How not to be at home. How to be a migrant. An immigrant or an emigrant. I was born the daughter of one immigrant and one emigrant. What is the difference between the two, anyway? For me the difference has always been between someone who wanted to go someplace, and someone who had to leave someplace. Though I realize that may be an entirely arbitrary and fanciful distinction.
Now I’m one myself, though I haven’t figured out which one yet. The UK government is holding onto my passport, too. They’ve had it for over a year. Mobility, immobility. The only documents I possess, proving who I am and where I’m from (do they indeed prove these things), are copies now.
But: at the end of the film, Tony Leung has managed to scrape together enough money to go “home.”Â Back to Hong Kong. The film began in 1995 (so says the stamp on those passports in the beginning of the film) and ends in 1997, just a few months before the official handover from the United Kingdom to Chinese control.
I’ve read reviews that described this part of the film as finally delivering the “happy”Â part of Happy Together: the happiness of nostos, homecoming. The happiness of being in one’s place. The happiness of a finally Chinese Hong Kong. And it’s true that for perhaps the first time in the film, Tony Leung doesn’t look totally ill. But I’ve always felt a deep wariness and uncertainty in these scenes. For one, we never see Tony Leung in Hong Kong proper; he makes a stopover in Taipei, which is Chang’s hometown, not his. Taiwan, which has had its own issues with being, or not being, a part of China.
Tony Leung wandering the Taipei night market, stereophones in his ear. The market bustles around him. People yell, eat, chat; are in their places. Tony Leung takes his jacket off. He’s wearing a bright orange-patterned shirt. No one else is dressed like him. Everything about him reads young, probably urban, queer, separate. He asks what’s good to eat. “Our home-made noodles,” the woman says.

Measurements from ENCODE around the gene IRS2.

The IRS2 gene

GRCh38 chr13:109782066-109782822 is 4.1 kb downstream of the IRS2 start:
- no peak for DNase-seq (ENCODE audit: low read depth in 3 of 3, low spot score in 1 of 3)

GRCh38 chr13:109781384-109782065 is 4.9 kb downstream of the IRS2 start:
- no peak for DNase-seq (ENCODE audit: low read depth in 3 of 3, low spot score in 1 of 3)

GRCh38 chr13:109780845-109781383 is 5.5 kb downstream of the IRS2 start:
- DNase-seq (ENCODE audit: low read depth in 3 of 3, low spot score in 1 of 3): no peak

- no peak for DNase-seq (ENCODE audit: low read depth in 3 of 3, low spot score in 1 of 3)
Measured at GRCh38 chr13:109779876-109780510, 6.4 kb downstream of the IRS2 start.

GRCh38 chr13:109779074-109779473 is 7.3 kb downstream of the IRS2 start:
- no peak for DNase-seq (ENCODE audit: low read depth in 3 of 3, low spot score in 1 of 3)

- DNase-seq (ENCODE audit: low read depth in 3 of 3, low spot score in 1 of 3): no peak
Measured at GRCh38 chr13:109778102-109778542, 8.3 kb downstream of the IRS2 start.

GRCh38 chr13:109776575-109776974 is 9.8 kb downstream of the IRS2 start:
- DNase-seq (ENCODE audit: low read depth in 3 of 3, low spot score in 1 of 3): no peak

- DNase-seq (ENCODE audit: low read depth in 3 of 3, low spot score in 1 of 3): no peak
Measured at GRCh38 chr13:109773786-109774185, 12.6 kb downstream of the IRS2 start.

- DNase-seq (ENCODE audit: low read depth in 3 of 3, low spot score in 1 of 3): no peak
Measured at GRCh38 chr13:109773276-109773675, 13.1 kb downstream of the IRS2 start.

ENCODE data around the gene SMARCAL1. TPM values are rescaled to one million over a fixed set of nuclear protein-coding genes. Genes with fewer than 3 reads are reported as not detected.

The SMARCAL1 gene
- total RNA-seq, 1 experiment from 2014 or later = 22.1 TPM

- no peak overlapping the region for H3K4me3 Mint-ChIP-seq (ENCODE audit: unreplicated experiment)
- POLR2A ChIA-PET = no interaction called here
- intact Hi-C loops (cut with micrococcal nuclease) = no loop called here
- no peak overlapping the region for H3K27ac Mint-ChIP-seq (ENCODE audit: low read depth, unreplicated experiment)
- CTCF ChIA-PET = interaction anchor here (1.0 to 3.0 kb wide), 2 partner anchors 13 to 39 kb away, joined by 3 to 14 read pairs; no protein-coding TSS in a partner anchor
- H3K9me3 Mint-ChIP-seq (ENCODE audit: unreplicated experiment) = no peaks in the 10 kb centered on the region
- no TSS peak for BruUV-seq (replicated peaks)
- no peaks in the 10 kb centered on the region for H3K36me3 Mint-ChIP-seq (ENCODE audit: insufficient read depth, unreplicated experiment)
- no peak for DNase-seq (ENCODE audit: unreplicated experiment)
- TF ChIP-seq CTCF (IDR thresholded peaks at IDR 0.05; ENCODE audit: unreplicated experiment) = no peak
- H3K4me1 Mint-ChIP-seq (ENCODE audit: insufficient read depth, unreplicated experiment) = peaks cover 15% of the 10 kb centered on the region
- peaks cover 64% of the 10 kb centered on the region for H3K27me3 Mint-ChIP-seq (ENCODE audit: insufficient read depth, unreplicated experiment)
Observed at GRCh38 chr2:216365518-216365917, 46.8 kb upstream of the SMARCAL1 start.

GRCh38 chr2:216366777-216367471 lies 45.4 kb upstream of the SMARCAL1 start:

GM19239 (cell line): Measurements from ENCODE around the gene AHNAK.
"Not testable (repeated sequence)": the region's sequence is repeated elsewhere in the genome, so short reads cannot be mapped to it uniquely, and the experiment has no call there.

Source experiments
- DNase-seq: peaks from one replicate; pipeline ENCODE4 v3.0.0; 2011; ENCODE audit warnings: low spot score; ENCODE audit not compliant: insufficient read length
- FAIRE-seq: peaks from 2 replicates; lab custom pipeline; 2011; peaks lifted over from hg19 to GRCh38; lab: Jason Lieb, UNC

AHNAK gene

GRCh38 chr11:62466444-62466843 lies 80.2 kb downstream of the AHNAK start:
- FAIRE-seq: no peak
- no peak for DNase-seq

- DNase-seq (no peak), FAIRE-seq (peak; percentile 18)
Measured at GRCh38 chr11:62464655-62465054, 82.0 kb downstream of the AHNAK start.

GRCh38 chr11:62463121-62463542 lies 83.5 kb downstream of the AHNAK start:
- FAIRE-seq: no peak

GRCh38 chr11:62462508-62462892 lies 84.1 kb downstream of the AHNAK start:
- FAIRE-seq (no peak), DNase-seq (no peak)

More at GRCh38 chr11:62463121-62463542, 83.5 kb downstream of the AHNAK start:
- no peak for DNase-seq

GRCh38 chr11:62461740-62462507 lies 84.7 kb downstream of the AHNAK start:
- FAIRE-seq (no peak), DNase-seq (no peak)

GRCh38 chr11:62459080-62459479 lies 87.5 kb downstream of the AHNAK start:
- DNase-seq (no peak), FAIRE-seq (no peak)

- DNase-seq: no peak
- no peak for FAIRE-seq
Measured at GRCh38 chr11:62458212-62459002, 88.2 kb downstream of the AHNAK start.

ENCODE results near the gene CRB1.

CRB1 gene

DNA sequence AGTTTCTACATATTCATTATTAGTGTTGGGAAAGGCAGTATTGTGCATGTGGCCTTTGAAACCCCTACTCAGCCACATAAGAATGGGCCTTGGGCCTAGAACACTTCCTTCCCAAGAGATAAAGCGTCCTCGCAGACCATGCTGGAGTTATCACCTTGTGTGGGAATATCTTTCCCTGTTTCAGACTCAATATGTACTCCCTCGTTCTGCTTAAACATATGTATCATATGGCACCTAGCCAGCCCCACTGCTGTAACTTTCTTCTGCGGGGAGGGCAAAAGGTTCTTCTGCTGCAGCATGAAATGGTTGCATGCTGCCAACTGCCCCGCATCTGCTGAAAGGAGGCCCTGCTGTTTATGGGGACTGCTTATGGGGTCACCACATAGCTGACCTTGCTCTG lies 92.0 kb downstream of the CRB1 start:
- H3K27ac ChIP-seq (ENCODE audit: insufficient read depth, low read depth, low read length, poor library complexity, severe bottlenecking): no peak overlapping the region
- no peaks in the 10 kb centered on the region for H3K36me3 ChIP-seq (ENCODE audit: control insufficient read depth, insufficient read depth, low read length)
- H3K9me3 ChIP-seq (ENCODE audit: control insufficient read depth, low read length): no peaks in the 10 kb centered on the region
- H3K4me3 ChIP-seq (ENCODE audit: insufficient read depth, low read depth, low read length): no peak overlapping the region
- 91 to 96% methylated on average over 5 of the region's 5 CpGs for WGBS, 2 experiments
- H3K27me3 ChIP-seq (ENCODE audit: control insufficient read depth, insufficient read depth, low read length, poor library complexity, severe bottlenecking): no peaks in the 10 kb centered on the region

He observes a heated argument between locals with the polite amusement of an outsider. He’s happy to be in a more familiar place; but the familiar can hurt, too. How it feels to approach “home”Â and realize you’ll have to use quotation marks around that word from now on.
The food stand where he is eating turns out to belong to Chang’s parents. He sees a photograph of Chang posted in a mirror. He steals it. “At last I can see why he (Chang) can afford to run around so freely,”Â the voiceover says. “There’s a place where he can always return.”Â Does Lai Yiu-fai have such a place? “Soon we’ll know,”Â he says. But we don’t.
After he takes the photograph, he says he doesn’t know if he’ll see Chang again, but he now at least he knows where to find him if he wants to. It’s unclear if the place he means is Taipei, or the photograph.
The film famously ends with Tony Leung in the clean, fast, modern Taipei Rapid Transit system, with the song “Happy Together”Â playing. Yet this isn’t the original “Happy Together”Â by the Turtles, but a live cover, by, I think, a Cantopop singer (Sam Hui?). (Remember Faye Wong’s cover of The Cranberries “Dreams,”Â renamed “Dream Person,” at the end of Chungking Express?)
Covers, live versions, reproductions. Dispersals, migrations, translations, adoptions, appropriations, remakes. Where things go, where things end up. Much is made of the last scene: Tony Leung in the MRT, hurtling towards a destination. The picture of progress, movement, hopefulness, modernity. Homeward bound. To someone’s home, at least. The colors and tones of these shots are similar to the previous shots of Buenos Aires’ obelisk.
But the very, very last shot in the film isn’t of the train moving forward. The train halts, at a stop. As it slows we can hear people cheering, elsewhere, at a concert we can’t see. Then the credits start to roll.